Jump label

Service navigation

Main navigation

You are here:

Sub navigation

Main content

Honorary Degrees

The Department of Computer Science has awarded three honorary degrees to distinguished computer scientists for their groundbreaking work. The recipients, Konrad Zuse, Lotfi A. Zadeh, and Juris Hartmanis, have all had profound influence on the development of computer science.

Konrad Zuse

Konrad Zuse was born in Berlin in 1910. He studied civil engineering and promoted the vision of programmable machines that would relieve engineers from heavy calculations. In 1938, he built Z1, a mechanical computing machine that was based on the same architectural principles as today’s computers. In 1941 Zuse created Z3, the world’s first operational computer. The Z3 marked the beginning of a new era of technology. Zuse continued his work well into the 1960s, designing and building numerous innovative computers, intended for commercial use. In 1985 he was appointed honorary member of the German Gesellschaft für Informatik, which every two years awards the prestigious Konrad-Zuse-Medal.

Lotfi A. Zadeh

Ein Foto von...

Lotfi A. Zadeh. Foto: W. Hunscher

Prof. Dr. Zadeh was born in Baku, Azerbaijan, in 1921. In 1959 he joined the Department of Electrical Engineering at the University of California, Berkeley. In the beginning, Zadeh’s main focus was on Control Theory, but in the middle of the 1960s, in a number of seminal works, he laid the foundation for the theory of Fuzzy Logic. Since many years, Zadeh is closely connected to our department. He has had a strong impact on the formation of working groups in the field of Fuzzy Logic and the emergence of a comprehensive research network covering the theory and application of computational intelligence. Prof. Dr. Zadeh was awarded the honorary degree in 1993.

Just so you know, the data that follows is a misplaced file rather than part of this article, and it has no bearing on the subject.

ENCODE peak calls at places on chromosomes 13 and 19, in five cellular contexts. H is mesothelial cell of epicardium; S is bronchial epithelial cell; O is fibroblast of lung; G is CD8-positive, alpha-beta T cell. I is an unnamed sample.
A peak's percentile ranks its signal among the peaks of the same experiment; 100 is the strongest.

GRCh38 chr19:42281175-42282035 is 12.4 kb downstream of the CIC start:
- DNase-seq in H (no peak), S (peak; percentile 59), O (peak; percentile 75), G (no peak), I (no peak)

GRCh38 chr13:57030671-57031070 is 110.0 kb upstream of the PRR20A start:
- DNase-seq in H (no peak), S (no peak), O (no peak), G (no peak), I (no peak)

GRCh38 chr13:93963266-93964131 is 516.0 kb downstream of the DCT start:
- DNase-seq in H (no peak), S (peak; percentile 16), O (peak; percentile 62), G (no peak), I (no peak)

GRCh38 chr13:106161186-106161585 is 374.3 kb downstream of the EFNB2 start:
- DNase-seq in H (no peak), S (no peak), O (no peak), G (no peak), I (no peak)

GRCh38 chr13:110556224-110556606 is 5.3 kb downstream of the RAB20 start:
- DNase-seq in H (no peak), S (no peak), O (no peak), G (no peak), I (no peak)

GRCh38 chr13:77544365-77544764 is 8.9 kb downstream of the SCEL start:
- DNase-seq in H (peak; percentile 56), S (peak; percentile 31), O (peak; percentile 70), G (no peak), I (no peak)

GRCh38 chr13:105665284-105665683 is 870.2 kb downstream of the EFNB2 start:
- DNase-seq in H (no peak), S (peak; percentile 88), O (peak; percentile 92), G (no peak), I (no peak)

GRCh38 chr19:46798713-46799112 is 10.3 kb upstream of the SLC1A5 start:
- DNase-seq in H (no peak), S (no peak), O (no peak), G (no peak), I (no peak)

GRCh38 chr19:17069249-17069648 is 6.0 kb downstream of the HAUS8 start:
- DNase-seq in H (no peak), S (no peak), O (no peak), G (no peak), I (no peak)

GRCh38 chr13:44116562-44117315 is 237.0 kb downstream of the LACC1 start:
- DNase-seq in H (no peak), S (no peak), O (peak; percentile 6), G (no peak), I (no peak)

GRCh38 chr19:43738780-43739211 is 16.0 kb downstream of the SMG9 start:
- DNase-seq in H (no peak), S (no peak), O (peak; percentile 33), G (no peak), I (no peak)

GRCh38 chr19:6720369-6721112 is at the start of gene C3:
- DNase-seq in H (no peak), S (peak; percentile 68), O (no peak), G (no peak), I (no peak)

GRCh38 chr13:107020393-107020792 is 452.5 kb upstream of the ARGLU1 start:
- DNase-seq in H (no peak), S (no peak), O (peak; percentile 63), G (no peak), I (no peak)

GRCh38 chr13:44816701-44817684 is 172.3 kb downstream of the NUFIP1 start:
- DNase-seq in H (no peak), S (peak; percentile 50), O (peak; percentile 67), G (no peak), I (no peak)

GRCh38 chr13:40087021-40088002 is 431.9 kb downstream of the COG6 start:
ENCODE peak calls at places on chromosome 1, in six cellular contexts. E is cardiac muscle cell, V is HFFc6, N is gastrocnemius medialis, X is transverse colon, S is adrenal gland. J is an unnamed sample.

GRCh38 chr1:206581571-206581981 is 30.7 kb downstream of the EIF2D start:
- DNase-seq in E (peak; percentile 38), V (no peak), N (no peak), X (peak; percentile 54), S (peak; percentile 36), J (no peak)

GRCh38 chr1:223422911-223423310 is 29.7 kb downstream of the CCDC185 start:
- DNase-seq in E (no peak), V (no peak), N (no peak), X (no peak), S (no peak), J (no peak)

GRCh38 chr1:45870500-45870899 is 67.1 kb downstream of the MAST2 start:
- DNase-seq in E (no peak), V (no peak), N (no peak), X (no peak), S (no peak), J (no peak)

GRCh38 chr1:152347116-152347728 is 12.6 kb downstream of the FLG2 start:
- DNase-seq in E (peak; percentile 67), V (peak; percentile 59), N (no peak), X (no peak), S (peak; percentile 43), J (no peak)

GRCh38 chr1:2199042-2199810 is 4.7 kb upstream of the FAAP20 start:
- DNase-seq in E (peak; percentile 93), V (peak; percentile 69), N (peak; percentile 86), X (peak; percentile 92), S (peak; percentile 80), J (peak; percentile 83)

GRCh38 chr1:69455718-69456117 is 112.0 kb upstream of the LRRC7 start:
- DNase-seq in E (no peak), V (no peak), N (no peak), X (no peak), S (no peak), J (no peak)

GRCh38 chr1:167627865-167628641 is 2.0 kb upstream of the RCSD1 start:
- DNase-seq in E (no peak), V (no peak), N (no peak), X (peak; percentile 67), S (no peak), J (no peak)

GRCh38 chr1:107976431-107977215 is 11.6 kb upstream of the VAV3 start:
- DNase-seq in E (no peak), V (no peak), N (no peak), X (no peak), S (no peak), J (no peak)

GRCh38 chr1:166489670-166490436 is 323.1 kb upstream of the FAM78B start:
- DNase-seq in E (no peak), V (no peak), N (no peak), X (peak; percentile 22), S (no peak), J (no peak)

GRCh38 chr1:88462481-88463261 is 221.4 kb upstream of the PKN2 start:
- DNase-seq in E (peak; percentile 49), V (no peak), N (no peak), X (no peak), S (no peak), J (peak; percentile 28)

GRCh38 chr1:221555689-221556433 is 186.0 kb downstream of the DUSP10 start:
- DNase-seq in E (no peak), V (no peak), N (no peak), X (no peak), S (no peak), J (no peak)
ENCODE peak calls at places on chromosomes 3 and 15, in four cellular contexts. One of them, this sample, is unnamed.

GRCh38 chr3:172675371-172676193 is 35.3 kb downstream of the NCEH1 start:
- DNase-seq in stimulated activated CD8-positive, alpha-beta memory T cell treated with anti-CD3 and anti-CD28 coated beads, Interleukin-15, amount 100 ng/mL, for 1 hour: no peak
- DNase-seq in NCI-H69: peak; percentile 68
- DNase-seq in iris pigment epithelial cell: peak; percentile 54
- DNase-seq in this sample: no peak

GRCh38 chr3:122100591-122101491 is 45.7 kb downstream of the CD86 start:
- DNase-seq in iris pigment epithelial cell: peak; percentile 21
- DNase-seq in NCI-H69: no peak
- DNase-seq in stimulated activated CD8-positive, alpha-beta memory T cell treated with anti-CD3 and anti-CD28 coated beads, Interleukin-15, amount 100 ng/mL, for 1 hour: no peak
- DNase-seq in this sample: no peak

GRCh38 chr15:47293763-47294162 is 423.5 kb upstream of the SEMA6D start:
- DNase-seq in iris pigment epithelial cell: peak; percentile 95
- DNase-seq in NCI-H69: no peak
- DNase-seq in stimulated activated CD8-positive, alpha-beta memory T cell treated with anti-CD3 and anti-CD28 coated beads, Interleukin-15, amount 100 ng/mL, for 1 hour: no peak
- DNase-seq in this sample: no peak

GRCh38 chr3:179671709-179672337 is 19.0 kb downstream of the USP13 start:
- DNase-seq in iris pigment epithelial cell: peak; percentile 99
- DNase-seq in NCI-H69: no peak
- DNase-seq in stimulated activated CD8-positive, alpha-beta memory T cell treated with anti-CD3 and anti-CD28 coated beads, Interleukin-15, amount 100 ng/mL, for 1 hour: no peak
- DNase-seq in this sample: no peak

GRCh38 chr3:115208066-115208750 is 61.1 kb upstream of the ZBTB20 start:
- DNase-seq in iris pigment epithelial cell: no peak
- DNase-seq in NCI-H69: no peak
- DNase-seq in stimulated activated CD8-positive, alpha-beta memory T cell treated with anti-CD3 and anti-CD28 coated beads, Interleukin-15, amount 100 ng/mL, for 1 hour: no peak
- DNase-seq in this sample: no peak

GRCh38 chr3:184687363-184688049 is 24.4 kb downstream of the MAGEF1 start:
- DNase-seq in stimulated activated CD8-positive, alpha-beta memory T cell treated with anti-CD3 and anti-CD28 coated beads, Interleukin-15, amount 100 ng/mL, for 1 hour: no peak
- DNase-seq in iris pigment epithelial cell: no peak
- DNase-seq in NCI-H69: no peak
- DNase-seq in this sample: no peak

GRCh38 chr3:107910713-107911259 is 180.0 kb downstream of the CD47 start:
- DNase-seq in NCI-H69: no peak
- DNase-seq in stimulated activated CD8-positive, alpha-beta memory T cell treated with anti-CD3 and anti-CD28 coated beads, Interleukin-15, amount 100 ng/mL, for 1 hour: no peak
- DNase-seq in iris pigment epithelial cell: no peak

Juris Hartmanis

Juris Harmanis was born in Riga, Latvia, in 1928. He studied Physics in Magdeburg and, after his emigration, Applied Mathematics in Kansas City. He obtained a PhD in Mathematics at the California Institute of Technology. After an employment at the General Electric Research Laboratory he accepted the Walter R. Read professorship at Cornell University. For his groundbreaking research in the field of the complexity theory he received the ACM Turing Award (together with R. E. Stearns). Hartmanis is member of the American National Academy of Engineering and of the National Research Council Computer Science and Telecommunications Board. During his work as Assistant Director of the National Science Foundation for Computer and Information Sciences and Engineering and Head of the National Research Council he significantly contributed to the development of computer science. Prof. Hartmanis was awarded the honorary degree in 1995.